It's no secret that many Christians harbor deep skepticism of the "liberal media elite." Some have been burned by the media, noting unfair or unfriendly coverage from the past. "I never just accept what newspapers say about people. I've seen them get facts, quotes, and reasons wrong far too many times," California pastor Rick Warren wrote on Twitter earlier this year. Or, as popular blogger Jon Acuff has suggested, Christians tend to treat the secular media as though it were Satan's newspaper.
The skepticism runs deeply in response to perceptions Americans feel about how the media treats religion. Just 19 percent of Americans say the news media is friendly to religion, a poll from the Pew Center found in a March 2012 survey. Skepticism of the media seems to run deeper for evangelicals, at least when reporters cover religion. About half of evangelicals believe the press is "unfriendly" to religion, compared to 35 percent of Americans overall. The result can be a tendency for media consumers to read only those we agree with or ideas we want to affirm.
But carrying an unhealthy cynicism toward the media can rattle our sense that there is indeed knowable truth. Instead, the savvy Christian should seek to gather several pieces of information and ideas before filtering them through what he or she knows to be true. We can look to media accounts to begin to understand general revelation, God's providential work manifested in the world around us.
An early form of reporting can be found in the New Testament, where Luke launches his Gospel with the defense that he relied on eyewitnesses. He says he "carefully investigated everything from the beginning" so that the recipient of his letter, Theophilus, could have "certainty concerning the things you have been taught." The Bible offers us four different Gospels and two accounts of the kings of Judah to help us understand different sides of the story. Similarly, journalists aim to report eyewitness accounts and carefully investigate the truth.
At its best, journalism provides accurate, comprehensive, and timely information. Shortly before his death, Carl F. H. Henry, the founding editor of Christianity Today magazine, challenged a group of journalists to uphold its own standards. "Insofar as the press professes to serve truth, decency, and society, it has an obligation to pursue these objectives aggressively," Henry said in 1999. In challenging deception and untruth, he urged, the media should not dwarf its public responsibility. Perhaps Christians could imitate an attitude that encourages the media to uphold its own standards.
Engaging news consumers should understand that journalists operate under certain assumptions that might impact news judgment, prioritization, and story selection. Journalists set out to report observable facts, ones that we can quantify, identify, and interpret. Few reporters would attribute someone's "good fortune" as "a blessing from God" or "an answer to prayer." Readers might then infer their own interpretation from the facts offered.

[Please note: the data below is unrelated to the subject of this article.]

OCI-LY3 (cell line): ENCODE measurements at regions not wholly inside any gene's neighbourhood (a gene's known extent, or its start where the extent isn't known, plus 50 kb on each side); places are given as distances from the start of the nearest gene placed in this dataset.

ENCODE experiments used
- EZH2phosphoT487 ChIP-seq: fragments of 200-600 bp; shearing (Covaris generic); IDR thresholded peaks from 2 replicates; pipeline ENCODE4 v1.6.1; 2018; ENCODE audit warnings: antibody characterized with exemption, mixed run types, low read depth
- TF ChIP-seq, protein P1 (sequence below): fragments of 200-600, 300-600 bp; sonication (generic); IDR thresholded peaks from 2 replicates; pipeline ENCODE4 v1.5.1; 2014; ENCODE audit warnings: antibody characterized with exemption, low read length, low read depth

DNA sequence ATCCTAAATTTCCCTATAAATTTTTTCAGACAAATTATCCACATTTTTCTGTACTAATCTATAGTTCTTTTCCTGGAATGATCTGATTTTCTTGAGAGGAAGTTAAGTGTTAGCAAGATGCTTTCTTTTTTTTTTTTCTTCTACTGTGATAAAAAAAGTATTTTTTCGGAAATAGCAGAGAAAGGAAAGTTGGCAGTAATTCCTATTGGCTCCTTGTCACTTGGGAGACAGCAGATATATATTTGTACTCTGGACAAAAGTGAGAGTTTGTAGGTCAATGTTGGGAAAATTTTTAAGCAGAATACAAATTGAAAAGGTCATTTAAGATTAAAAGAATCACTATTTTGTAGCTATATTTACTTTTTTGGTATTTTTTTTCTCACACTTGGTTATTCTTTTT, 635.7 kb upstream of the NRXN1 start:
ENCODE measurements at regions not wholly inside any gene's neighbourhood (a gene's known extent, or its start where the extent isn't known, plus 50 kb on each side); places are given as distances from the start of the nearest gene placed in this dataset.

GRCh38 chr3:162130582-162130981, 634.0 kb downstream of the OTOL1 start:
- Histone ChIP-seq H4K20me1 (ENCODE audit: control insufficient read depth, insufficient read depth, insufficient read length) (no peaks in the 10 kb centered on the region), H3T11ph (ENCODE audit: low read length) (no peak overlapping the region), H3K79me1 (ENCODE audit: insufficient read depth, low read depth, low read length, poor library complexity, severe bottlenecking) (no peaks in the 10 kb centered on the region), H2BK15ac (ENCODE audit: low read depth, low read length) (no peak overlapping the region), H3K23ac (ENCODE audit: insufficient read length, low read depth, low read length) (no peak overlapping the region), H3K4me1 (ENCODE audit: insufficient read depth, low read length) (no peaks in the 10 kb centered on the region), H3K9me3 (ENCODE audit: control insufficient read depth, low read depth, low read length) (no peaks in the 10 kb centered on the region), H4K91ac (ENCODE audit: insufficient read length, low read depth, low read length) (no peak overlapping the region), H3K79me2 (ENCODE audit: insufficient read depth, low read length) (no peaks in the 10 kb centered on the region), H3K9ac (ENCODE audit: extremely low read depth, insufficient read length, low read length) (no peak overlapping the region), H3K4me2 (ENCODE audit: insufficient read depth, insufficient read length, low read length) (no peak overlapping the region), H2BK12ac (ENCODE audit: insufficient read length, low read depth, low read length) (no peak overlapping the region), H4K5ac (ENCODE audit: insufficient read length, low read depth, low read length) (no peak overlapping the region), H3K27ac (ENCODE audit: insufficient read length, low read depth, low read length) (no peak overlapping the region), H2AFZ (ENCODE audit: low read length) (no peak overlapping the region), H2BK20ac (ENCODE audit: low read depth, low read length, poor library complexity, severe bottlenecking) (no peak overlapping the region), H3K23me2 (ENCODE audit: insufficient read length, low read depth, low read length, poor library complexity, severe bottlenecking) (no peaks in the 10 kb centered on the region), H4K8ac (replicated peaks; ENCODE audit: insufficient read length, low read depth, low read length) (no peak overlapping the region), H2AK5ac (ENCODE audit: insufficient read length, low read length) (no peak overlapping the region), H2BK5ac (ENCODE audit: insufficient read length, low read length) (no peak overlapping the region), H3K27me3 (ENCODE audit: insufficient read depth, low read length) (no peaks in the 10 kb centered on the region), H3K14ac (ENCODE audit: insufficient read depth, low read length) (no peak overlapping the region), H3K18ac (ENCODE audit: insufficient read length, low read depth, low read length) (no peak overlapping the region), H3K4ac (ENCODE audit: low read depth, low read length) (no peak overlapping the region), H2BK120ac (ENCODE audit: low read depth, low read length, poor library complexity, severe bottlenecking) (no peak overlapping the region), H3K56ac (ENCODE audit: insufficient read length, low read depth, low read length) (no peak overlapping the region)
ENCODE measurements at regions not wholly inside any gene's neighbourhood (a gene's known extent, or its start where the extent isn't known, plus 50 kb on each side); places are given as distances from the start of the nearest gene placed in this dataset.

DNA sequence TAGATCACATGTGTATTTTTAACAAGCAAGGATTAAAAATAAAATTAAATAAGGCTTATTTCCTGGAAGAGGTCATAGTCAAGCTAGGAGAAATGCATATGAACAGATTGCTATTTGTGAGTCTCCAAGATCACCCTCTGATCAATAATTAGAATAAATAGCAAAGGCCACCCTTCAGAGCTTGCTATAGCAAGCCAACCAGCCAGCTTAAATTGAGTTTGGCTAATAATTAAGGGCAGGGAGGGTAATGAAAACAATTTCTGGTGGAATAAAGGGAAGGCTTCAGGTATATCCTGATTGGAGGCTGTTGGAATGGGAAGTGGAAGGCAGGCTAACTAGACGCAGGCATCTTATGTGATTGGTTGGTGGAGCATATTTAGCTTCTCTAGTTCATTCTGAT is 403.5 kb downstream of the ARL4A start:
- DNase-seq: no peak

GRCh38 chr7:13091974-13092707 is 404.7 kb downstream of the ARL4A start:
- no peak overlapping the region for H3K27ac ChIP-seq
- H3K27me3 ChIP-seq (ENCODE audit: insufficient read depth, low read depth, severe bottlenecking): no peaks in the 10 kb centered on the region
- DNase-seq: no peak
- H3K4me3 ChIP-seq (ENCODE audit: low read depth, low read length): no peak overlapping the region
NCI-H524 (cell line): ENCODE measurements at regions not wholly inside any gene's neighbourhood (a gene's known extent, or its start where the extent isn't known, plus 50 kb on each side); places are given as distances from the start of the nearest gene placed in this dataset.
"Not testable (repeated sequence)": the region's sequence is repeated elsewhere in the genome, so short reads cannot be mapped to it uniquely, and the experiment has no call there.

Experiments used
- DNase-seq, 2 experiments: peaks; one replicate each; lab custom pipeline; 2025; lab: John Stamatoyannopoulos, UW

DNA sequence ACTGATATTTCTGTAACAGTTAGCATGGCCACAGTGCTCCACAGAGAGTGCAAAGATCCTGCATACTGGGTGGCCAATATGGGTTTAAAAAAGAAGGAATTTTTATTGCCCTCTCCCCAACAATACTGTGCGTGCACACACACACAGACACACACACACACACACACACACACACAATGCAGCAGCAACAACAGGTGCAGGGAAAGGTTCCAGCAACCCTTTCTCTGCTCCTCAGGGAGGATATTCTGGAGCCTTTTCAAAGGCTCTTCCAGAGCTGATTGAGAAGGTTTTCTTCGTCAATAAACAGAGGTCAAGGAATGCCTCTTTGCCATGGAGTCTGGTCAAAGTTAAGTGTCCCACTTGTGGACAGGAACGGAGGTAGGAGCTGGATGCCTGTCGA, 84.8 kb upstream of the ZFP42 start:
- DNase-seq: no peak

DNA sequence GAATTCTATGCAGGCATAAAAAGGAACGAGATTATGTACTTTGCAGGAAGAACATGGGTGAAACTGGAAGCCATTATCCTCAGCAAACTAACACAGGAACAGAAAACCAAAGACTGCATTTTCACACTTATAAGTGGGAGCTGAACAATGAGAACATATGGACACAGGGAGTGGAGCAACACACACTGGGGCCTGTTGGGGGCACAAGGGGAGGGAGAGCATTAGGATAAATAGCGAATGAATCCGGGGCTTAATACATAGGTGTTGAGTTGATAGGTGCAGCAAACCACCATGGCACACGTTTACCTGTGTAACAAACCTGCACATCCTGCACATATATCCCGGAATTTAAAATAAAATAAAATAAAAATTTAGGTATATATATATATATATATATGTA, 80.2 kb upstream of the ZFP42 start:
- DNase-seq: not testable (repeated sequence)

Journalists also focus on unexpected changes or events that suggest something significant or noteworthy has happened. When journalists are faced with choosing between a story about a Roman Catholic priest accused of molesting children or a priest serving at a homeless shelter, we can guess which story will make the 6 o'clock news. The tendency is not necessarily a bias toward or against religion as much as it is a question of what journalists see as newsworthy.
When the Roman Catholic Church faced much media attention over abuse allegations, Ross Douthat, a Catholic columnist for the New York Times, told Catholic leaders to welcome scrutiny "as a spur to virtue and as a sign that their faith still matters, that their church still looms large over the affairs of men, and that the world still cares enough about Christianity to demand that Catholics live up to their own exacting standards." Call out bad reporting or unjustified allegations, Douthat wrote, but don't focus on the media as the culprit. Perhaps we could consider a similar attitude.
Those who avoid engaging in the media might say that the news makes them anxious or depressed, knowing humanity's depravity has crippled possible perfection. But the Christian who understands both the fallen nature of humankind and our ultimate hope in things unseen will be better able to combat discouragement. We should not gloat in being uninformed, since we are called to be shrewd, not to be zealous without knowledge (Matt. 10:16; Prov. 19:2). Instead, we can look for multiple accounts to verify and advance the truth of a claim (Deut. 19:15; 1 Tim. 5:19).
The discerning reader can check to see whether a particular media report quotes several sources and attempts to capture all sides. The thorough reader will read a wide variety of sources from different persuasions to uncover nuances in the news. The wise reader will remember that we serve a powerful God who provides us hope as we watch a fallen world's history unfold.